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Old and New Edinburgh Vol. VI


Leith.] THE BARTONS. 203 is the second of the name, who died in 1513, John the senior was certainly dead in 1508. Charles, Duke of Burgundy, was so incensed by the capture of the Juliuna in Flemish waters that he demanded the surrender of Pret and Velasquez to himself, with due compensation to Barton, but failed in both cases. Joam 111. was then King of Portugal. Robert Barton would seem also at one time to have faHen into the hands of the Portuguese ; and there is extant a letter sent by James IV. to the Emperor Maximilian, requesting his influenCe to have him released from prison, and therein the king refers to the quarrel of 1476, and merely states that old John Barton was thrown into a prison also. In 1506, at a tournament held by James IV. in Stirling, we read of a blackamoor girl, captured from the Portuguese by Captain Barton, seated in a triumphal chariot, being adjudged the prize of the victor knight ; but the Bartons sent other gifts to the king, in the shape of casks full of pickled Portuguese heads. In 1498, when Perkin Warbecli and his wife, the Lady Katharine Gordon, left Scotland for Flanders, they were on board a ship which, Tytler says, was commanded by and afterwards the property of the celebrated Robert Barton. Amongst her stores, noted in the ?.Treasurefs Accounts,? are ?? ten tuns and four pipes of wine, 8 bolls of aitmele, 18 marts of beef, 23 muttons, and a hogshead of herring.? Andrew Barton, the brother of the captain (and, like him, a merchant in Leith), is mentioned as having furnished biscuit, cider, and beer, for the voyage. In 1508 this family continued their feud with the Portuguese. In that year Letters of Marque were granted to them by James IV., and they run thus, according to the ?Burgh Records of Edinburgh ? :- ?]~callus Dei Gratia Rex Scatorurn, deZectis semit o d u s nosiris. John Barton and Robert Barton, sons of our late beloved servant John Barton, shipmaster, and other shipmasters our lieges and subjects, in company of the said John Barton for the time (greeting) : ? Some pirates of the nation of Portugal attacked a ship of our late illustrious ancestor (James HI.), which, under God, the late John commanded, and with a fleet of many ships compelled it to surrender, robbed it of its merchandise, of very great value, and stripped it of its armament On account of which, our most serene father transmitted his complaint to the King of Portugal.? Justice not having been done, the document runs, Jarnes 111. decreed Letters of Reprisal against the Portuguese. ? We, moreover, following the footsteps of our dearly beloved ancestor . . . . . concede and grant by these presents to you, John and Robert aforesaid, and our other subjects who shall be in your company for the time, our Letters of Marque or Reprisai, that you may receive and bring back to us from any men whomsoever of the nation of Portugal, on account of the justice aforesaid being. desired, to the extent of 3,000 crowns of money of France . . . . Givenunder our Privy Seal, &c.? Under these letters the brothers put to sea in the quaint argosies of those days, which had low waists with towering poops and forecastles, and captured many Portuguese ships, and doubtless indemnified themselves remarkably well ; while their elder brother, Andrew, an especial favourite of James IV., who bestowed upon him the then coveted honour of knighthood, ? for upholding the Scottish flag upon the seas,? was despatched to punish some Dutch or Flemish pirates who had captured certain Scottish ships and destroyed theircrews with great barbarity. These he captured, with their vessel, and sent all their heads to LeitL in a hogshead. As is well known, he was killed fighting bravely in the Downs on the 2nd August, 1511, after a severe conflict with the ships of Sir Thomas and Sir. Edward Howard, afterwards Lord High Admiral of England, when he had only two vessels with him, the Lion of 36 great guns, and a sloop name$ the. Jenny. The Howards had three ships of war and an armed collier. The Lion was afterwards added to the English navy, as she was found to be only second in size and armament to the famous Great Harry. His grandson Charles married Susan Stedman of Edinburgh, and from them are said tobe descended nearly all of that name in Fife, Kinross, and Holland. For his services as Admiral on the West Coast, John Barton received the lands of Dalfibble ; and in April, 1513, he returned from a diplomatic mission to France, accompanied by the Unicorn Pursuivant; and so important was its nature that he took horse, and rode all night to meet the king, who was then on the eve of departing for Flodden. On the 26th of July in the Same year he joined the squadron, consisting of the Great Michael, the James, Marguret, the S/$ of Lynne (an English prize), a thirty-oared galley, and fourteen other armed ships, commanded by Gordon of Letterfourie (and having on board the Earl of Arran and 3,000 soldiers), which sailed from Leith as a present to Anne, Queen of France-a piece of ill-timed generosity on the part of the princely Jarnes IV., who accompanied the armament as far as the Isle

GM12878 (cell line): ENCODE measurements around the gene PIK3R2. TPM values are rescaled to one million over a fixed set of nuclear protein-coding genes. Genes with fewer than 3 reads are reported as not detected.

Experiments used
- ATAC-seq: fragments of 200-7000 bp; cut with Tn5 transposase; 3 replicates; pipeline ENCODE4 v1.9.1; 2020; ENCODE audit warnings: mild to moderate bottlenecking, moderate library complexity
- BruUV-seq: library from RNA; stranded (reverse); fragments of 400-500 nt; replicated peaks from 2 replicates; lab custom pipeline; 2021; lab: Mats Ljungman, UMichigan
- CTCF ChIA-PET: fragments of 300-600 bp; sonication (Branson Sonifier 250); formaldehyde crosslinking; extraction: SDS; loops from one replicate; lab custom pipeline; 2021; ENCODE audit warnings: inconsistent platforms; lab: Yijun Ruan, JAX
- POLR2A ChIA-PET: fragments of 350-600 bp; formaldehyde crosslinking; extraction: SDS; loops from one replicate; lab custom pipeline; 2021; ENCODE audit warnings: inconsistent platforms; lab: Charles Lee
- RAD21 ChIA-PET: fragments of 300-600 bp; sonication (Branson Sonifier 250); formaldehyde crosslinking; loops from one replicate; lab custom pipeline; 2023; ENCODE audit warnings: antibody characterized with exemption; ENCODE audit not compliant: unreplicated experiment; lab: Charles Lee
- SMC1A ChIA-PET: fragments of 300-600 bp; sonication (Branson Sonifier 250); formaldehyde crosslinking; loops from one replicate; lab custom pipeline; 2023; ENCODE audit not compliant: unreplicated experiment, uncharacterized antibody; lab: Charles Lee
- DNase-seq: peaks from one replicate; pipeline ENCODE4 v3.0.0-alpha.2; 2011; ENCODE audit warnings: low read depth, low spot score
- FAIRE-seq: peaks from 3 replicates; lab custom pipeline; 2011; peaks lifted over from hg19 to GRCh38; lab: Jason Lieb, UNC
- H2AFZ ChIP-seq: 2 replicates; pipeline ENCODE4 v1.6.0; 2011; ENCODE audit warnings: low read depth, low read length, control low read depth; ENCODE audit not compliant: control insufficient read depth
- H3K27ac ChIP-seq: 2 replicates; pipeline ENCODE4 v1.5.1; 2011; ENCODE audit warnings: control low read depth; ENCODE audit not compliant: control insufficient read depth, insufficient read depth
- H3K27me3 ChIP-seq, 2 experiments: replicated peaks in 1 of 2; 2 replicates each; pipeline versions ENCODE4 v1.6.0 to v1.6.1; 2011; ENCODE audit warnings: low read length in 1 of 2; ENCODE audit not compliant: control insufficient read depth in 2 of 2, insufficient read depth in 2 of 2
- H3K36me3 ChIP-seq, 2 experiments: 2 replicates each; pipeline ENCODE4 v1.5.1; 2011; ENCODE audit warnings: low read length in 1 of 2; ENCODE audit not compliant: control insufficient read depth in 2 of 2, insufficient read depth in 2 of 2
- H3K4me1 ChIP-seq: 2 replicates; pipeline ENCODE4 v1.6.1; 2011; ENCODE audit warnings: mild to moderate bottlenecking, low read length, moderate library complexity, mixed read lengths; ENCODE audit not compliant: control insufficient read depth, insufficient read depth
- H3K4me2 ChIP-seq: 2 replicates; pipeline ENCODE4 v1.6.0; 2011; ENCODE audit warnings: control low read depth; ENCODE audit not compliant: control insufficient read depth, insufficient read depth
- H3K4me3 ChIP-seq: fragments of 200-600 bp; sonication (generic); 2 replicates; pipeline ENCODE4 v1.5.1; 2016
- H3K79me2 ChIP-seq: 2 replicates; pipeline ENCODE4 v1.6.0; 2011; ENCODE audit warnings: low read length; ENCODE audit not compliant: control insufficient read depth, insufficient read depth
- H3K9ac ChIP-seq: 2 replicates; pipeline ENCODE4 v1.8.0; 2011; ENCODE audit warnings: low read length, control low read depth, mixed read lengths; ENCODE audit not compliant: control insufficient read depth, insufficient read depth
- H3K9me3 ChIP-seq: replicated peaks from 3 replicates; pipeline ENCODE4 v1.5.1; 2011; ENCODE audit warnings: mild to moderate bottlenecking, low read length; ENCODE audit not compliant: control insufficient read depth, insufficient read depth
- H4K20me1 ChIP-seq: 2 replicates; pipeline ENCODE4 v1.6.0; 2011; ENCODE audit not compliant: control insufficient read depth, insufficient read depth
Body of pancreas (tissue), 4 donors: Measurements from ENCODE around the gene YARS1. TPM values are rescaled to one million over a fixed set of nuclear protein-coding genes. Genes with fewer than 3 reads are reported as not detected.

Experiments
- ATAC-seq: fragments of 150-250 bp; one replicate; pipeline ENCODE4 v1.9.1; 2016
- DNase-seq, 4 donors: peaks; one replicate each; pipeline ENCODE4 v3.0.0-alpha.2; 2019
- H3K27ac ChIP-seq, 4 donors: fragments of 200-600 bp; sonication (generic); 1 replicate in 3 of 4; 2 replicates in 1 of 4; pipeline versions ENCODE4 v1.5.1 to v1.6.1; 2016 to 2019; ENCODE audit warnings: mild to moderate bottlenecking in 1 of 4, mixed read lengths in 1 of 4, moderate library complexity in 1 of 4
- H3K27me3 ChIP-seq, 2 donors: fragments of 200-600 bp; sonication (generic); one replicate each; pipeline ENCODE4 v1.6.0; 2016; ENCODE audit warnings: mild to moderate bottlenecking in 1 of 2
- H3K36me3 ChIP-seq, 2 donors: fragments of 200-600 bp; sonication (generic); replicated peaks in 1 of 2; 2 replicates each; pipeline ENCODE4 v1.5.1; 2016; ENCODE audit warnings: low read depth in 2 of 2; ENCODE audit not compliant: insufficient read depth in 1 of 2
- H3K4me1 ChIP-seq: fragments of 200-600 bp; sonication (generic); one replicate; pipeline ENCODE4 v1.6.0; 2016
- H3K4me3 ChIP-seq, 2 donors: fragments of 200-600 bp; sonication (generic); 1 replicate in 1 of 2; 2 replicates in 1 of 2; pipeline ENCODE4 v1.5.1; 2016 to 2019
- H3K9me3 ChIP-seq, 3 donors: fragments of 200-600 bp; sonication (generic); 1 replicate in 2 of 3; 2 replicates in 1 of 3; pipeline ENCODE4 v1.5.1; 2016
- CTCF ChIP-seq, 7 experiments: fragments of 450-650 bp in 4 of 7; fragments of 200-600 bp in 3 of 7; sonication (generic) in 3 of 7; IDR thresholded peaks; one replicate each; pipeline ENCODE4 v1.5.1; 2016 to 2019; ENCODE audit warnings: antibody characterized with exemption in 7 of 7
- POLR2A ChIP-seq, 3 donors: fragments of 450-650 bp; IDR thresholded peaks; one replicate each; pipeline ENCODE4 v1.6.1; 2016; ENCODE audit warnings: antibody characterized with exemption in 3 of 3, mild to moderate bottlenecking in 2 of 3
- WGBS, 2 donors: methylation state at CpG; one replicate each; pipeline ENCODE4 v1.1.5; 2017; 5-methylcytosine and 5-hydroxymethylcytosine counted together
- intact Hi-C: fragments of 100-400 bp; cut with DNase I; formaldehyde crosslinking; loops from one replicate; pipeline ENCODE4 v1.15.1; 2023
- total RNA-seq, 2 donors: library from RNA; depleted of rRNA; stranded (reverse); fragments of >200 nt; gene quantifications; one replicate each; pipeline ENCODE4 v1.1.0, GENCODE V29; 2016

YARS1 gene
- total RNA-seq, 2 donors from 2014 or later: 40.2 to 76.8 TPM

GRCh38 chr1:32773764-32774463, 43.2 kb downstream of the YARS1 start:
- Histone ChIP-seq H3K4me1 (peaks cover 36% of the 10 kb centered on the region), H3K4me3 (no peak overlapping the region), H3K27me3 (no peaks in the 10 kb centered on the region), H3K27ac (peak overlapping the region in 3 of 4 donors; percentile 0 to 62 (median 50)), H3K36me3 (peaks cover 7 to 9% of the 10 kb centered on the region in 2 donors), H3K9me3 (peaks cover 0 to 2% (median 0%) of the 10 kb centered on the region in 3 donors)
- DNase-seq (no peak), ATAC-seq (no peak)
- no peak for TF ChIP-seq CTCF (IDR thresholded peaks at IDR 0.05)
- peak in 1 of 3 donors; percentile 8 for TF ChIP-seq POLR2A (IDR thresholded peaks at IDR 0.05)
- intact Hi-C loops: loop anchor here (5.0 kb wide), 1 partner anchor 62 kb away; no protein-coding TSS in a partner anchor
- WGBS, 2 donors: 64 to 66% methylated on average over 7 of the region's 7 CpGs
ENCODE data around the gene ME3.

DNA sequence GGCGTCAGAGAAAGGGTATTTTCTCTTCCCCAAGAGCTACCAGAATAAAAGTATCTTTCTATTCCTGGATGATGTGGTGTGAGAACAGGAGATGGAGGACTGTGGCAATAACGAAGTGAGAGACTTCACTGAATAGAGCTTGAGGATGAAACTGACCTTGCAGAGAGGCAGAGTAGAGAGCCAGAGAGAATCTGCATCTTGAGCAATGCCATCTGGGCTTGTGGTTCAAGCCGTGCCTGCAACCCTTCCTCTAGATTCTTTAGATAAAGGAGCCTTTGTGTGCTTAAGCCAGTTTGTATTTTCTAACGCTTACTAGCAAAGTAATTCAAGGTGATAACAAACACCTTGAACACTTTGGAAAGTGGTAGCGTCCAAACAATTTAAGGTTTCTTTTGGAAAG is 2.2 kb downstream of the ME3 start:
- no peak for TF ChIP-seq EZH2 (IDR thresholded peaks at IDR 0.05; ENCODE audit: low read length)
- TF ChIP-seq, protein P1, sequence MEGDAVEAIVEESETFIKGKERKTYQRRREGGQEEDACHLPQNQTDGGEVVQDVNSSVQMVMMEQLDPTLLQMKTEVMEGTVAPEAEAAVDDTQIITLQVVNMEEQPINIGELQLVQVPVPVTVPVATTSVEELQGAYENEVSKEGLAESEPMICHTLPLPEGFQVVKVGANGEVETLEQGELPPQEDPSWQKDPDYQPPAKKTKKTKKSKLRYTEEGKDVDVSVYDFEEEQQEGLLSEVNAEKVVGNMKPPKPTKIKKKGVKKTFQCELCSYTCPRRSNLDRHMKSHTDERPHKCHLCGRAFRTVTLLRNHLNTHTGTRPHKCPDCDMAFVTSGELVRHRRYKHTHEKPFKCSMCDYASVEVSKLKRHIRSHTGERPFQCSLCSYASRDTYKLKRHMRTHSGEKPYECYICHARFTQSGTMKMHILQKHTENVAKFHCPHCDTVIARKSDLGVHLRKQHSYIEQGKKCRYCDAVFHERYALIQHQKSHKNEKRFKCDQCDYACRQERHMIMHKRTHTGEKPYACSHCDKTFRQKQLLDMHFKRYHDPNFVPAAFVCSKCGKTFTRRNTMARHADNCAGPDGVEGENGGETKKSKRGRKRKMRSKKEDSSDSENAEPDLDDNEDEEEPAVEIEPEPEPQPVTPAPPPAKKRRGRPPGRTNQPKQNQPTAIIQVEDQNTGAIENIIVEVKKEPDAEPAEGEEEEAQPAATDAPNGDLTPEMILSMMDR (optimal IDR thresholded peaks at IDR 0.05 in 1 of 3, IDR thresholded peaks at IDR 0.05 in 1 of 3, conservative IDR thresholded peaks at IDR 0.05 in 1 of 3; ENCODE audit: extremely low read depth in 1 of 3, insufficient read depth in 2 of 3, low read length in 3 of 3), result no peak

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204 OLD AND NEW EDINBURGH. [Leith. of May. As history records, Gordon and Arran could not resist doing a little on their own account to annoy the English, so they sacked Carrickfergus, and anchored off Kyle. Sir-Andrew Wood, with a herald, was sent to take command of the fleet, but found that it had sailed; so this little armada, which might have aided in the invasion of England, was eventually destroyed by tempests, and the magnificent Michael (which will be described in a later chapter, in which some voyage to Bourdeaux, or eke die, rather than be taken." His brother Robert was captain of the Great MichaeZ in I 5 r I. James IV., stirred by the discovery of America, was early determined to create a Scottish navy, and he went about it with all the zeal of a Peter the Great. In 1512 he had no fewer than forty-six ships of war ; four of these were of more than 300 tons, and two were of IOO tons. The Lion (Sir SIGNAL TOWER, LEITH HARBOUR, 1829. (A/w S k ~ ~ . ) account will be given of Newhaven) was suffered to rot in the harbour of Brest. Prior to this John Barton had died of fever at Kirkcudbright, and was buried in the churchyard of St. Cuthbert; but he left a son named John, who was captain of the Mav WiZloughby (English prize), the same ship found in Leith Harbour by the Earl of Hertford in 1544. " John-a-Barton is not yet gone to sea," writes Sir Ralph Sadler on the 25th October, 1543 ; " but it is told me that as soon as the wind serveth he will go with the Mary Willoughby and nine sail more, half merchantmen and half men-of-war, as well furnished of men and artillery as any ships that went from Scotland these many years, being determined to accomplish their Andrew Barton's ship), which was built in 1504, was, as has beer. said, only inferior to the Greai Harry, and the MichaeZ was the largest ship in the world. Some of his galleys had triple banks of oars raised over each other, and were capable of containing each sixty inen in complete armour, besides the rowers, who numbered to each galley one hundred and four men. Besides the guns interspersed between the banks of oars, they had both artillery and small arms planted at the forecastle and stern. James encouraged the merchant skippers to extend their voyages, to fully arm their vessels, to purchase foreign ships of war, t6 import artillery, and superintend the construction of large craft at